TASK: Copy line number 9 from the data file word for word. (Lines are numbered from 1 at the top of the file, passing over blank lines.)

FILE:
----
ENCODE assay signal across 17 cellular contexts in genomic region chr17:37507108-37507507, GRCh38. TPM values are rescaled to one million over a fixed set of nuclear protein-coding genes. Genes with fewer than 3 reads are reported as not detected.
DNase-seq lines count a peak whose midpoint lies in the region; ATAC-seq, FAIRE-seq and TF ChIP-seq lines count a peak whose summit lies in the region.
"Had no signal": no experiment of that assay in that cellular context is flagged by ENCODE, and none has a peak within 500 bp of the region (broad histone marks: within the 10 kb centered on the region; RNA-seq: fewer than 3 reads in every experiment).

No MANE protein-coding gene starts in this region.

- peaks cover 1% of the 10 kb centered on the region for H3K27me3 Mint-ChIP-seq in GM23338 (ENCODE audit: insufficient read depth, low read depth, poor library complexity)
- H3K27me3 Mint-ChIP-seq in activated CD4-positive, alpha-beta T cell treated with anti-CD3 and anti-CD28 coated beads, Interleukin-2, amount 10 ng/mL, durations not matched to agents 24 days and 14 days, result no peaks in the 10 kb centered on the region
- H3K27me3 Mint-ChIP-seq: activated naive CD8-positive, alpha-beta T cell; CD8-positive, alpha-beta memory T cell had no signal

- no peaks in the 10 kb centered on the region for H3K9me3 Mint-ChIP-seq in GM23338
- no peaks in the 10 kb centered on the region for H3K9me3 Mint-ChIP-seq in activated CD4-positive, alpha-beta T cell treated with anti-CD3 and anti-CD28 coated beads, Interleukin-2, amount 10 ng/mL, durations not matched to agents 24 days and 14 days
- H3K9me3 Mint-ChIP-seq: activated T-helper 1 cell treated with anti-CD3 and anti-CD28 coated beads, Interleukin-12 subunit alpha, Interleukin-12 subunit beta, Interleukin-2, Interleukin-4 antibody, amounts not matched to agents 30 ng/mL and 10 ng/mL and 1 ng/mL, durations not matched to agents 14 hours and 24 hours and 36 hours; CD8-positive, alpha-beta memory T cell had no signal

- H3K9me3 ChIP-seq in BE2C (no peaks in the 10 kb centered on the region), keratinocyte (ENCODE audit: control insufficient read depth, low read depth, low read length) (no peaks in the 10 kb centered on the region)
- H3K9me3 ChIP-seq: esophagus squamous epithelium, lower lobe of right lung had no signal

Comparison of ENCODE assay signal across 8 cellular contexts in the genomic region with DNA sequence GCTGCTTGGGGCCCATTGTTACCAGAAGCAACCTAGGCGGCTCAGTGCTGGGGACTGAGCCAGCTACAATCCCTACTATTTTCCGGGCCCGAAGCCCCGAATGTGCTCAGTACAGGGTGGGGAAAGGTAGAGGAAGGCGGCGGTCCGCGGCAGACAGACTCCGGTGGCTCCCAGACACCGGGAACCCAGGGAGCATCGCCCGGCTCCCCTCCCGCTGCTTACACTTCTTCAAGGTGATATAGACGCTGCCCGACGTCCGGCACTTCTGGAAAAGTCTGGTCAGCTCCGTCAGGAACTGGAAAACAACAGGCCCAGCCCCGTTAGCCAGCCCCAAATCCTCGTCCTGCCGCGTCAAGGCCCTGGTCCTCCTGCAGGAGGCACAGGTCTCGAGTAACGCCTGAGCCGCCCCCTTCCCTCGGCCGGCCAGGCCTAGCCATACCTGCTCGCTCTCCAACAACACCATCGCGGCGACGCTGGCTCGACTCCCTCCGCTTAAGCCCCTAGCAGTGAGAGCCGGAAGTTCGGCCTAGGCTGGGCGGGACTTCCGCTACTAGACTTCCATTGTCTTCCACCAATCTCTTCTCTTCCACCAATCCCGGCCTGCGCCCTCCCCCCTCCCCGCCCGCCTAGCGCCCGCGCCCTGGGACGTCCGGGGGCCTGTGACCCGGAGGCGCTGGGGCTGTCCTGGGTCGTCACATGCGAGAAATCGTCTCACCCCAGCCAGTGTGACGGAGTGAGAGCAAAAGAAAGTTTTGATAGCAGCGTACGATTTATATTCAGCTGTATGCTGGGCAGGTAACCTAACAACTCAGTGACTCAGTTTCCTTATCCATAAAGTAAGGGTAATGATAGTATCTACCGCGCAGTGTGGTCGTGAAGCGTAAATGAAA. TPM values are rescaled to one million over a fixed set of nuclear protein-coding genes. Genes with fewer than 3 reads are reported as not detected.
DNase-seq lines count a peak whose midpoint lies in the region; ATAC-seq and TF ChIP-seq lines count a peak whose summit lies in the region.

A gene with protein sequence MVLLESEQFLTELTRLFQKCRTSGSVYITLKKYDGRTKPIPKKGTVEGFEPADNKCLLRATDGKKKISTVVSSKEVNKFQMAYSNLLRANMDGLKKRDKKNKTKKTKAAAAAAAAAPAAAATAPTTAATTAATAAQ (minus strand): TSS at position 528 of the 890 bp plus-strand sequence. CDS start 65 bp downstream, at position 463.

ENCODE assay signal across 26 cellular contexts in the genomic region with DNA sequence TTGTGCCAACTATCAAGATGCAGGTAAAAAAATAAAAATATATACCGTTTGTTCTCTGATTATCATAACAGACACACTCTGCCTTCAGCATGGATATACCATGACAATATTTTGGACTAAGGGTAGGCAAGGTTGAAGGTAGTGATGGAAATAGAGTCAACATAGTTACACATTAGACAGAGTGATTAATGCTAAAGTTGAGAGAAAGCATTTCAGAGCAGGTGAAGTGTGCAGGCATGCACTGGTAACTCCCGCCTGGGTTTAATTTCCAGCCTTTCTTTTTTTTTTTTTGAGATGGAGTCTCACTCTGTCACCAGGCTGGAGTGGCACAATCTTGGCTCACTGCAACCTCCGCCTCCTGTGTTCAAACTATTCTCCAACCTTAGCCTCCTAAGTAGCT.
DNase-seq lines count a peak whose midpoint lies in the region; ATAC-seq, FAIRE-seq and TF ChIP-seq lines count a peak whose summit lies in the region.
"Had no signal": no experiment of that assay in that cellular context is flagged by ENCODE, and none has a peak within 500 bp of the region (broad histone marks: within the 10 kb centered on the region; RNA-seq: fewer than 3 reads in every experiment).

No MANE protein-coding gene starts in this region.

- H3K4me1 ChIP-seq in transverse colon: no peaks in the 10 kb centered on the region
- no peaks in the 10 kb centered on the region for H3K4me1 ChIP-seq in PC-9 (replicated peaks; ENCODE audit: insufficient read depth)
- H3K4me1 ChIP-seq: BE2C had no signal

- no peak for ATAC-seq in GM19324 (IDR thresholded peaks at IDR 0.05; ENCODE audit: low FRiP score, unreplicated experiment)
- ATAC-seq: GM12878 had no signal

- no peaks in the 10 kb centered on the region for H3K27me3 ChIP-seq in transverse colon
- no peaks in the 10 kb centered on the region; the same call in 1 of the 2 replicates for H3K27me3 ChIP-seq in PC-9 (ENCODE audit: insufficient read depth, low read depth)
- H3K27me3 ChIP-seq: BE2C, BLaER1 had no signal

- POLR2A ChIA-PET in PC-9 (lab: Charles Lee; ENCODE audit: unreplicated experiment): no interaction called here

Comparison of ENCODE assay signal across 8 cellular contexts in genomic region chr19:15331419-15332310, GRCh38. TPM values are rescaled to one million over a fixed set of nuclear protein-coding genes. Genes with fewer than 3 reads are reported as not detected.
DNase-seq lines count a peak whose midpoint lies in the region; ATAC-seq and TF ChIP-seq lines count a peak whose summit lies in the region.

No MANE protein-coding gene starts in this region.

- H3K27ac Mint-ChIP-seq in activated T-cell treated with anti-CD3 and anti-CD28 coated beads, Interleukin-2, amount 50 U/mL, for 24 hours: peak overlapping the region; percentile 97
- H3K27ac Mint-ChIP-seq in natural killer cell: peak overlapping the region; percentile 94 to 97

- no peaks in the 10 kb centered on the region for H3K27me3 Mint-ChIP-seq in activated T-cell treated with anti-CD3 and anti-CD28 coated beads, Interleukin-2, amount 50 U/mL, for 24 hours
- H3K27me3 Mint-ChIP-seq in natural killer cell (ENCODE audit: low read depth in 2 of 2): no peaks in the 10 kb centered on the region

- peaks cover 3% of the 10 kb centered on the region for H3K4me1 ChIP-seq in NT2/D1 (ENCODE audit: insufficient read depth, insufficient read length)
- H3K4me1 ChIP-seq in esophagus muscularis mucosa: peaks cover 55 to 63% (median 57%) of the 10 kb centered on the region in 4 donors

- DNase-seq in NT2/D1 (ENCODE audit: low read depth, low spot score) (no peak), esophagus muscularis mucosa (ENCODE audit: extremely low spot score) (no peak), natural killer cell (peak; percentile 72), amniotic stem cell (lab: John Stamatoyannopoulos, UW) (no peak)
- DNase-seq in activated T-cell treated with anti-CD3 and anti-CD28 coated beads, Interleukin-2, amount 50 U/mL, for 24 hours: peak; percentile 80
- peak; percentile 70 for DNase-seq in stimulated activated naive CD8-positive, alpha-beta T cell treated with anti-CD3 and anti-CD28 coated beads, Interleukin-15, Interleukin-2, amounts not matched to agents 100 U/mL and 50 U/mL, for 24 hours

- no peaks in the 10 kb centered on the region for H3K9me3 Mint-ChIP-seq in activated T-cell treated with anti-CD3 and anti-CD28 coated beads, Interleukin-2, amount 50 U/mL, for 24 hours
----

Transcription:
- no peaks in the 10 kb centered on the region for H3K9me3 Mint-ChIP-seq in activated CD4-positive, alpha-beta T cell treated with anti-CD3 and anti-CD28 coated beads, Interleukin-2, amount 10 ng/mL, durations not matched to agents 24 days and 14 days